The Migraine Research Foundation estimates migraines affect 39 million men, women and children in the United States and 1 billion worldwide. Despite the high prevalence of migraine, many people with migraine go untreated. One recent study found that 1 in 5 people didn’t realize they could get preventive migraine relief. Others weren’t aware that migraines can often be triggered by things like hormones (especially during menstrual cycles and menopause), an irregular sleep schedule, dehydration, certain foods, alcohol and caffeine.

If you suspect that you have migraine, your physician will take your medical history and conduct a physical and possibly a neurological exam. They will ask how often you have symptoms, if you have a family history of migraines, and inquire about your “headache burden,” or how many days each month you experience migraines and the impact they have on your life (whether you’re forced to miss work and other events). 

If OTC treatments haven’t worked and you experience severe pain from headaches, there are prescription acute and preventive medications that can improve your quality of life. “If patients are experiencing migraines two or more days a week, I’ll typically put them on a preventative (also known as prophylactics) medication,” Dr. Cho says. Acute prescription medications used to treat migraine include triptans such as Imitrex (sumatriptan) or Maxalt (rizatriptan), and newer medications such as Ubrelvy (ubrogepant) or Reyvow (lasmiditan). Preventive medications include pills taken orally such as Nurtec ODT (rimegepant) or Topamax (topiramate), or a monthly injection of a calcitonin gene–related peptide (CGRP) receptor inhibitor such as Aimovig (erenumab). Botox (botulinum toxin) injected into the face every three months has also been proven effective in some patients who experience frequent migraine attacks. 

If you have tried a migraine medication in the past without success, talk with your doctor about some of the newer treatment options that have become available over the past few years. Many of the older medications used to prevent migraines were initially approved to treat other medical conditions such as depression or hypertension. These newer medications were developed specifically to treat migraines. “Among the newer class of prescription medications are calcitonin gene-related peptide (CGRP) inhibitors, monoclonal antibodies that block a pathway involved in the migraine process,” Dr. Cho says. “These are injectables administered every one to three months and have been shown to help some patients have fewer migraines.”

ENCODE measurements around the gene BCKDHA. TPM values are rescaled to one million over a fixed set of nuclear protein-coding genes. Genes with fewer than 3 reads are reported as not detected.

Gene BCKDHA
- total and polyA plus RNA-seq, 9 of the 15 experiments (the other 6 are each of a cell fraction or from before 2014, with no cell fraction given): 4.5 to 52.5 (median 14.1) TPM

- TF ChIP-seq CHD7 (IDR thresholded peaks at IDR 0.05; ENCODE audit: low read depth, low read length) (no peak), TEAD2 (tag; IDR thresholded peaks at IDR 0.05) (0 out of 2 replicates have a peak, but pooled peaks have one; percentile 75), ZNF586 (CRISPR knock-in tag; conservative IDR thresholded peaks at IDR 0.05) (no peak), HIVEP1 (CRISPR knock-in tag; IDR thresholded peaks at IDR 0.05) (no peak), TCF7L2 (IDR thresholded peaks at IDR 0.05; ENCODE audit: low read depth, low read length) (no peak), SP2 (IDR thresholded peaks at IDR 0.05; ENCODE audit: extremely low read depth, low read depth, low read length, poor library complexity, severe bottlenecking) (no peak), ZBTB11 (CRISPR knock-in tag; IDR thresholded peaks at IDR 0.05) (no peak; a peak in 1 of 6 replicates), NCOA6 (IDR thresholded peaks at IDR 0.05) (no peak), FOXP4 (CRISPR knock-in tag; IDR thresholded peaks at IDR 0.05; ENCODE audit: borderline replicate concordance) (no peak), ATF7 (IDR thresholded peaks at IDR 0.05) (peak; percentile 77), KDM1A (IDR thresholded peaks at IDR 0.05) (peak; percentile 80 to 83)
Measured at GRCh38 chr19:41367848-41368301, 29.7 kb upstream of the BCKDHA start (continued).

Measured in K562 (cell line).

A 2017 study found that melatonin might also prove useful in treating migraines and cluster headaches. Talk to your physician or pharmacist about the appropriate dosage and whether melatonin might work as part of your migraine treatment plan. 

RELATED: What is migraine?

5. Medication overuse headaches

While most people turn to medications at the first sign of a headache, this approach can also lead to rebound headaches, also known as medication overuse headaches. If you use headache medication more than two or three times a week, it could trigger medication overuse headaches when the medication wears off. 

“Instead of relieving symptoms, this can cause a secondary or more frequent headache,” Dr. Cho says. “Breaking the cycle of rebound headaches involves working with your doctor to stop the acute drugs and to begin taking preventive medications for your headaches.”

RELATED: Rebound headaches, explained

When to see a doctor for a headache

If your headaches are infrequent, occurring only a few times each month, it’s likely that OTC medications are enough to manage. “If your headaches don’t respond to OTC medications, and occur three or more times a week, you should talk to your doctor,” says Dr. Cho. Or, if your headaches are causing severe pain or interfering with your life, it might be time to check in with a physician.

“I usually start by asking patients to use a calendar to circle how many days each week they experience a headache,” Dr. Cho says. “Then I ask them to rate the headache, one being mild, two as medium and three as severe.” Your healthcare provider may also ask you questions about your lifestyle—such as your caffeine intake and your sleep schedule—to help determine what could be causing your headaches.

Depending on the results of the initial examination, your primary care provider may refer you to a neurologist. 

Some cases require immediate medical treatment in the emergency room. “If you experience a thunderclap headache, a severe headache that comes on suddenly, it’s important to immediately go to the emergency room,” Dr. Boling says. “This type of headache can signal a brain bleed and requires immediate medical care.” It’s rare, but this type of headache pain can be the warning sign of a life-threatening aneurysm or brain tumor. You should also seek emergency medical care right away if you have the worst pain you’ve ever had, lose vision or consciousness, have vomiting that won’t stop, or if your pain has lasted more than three days. Also, if you have headaches after a head injury, it’s also a good idea to seek medical attention.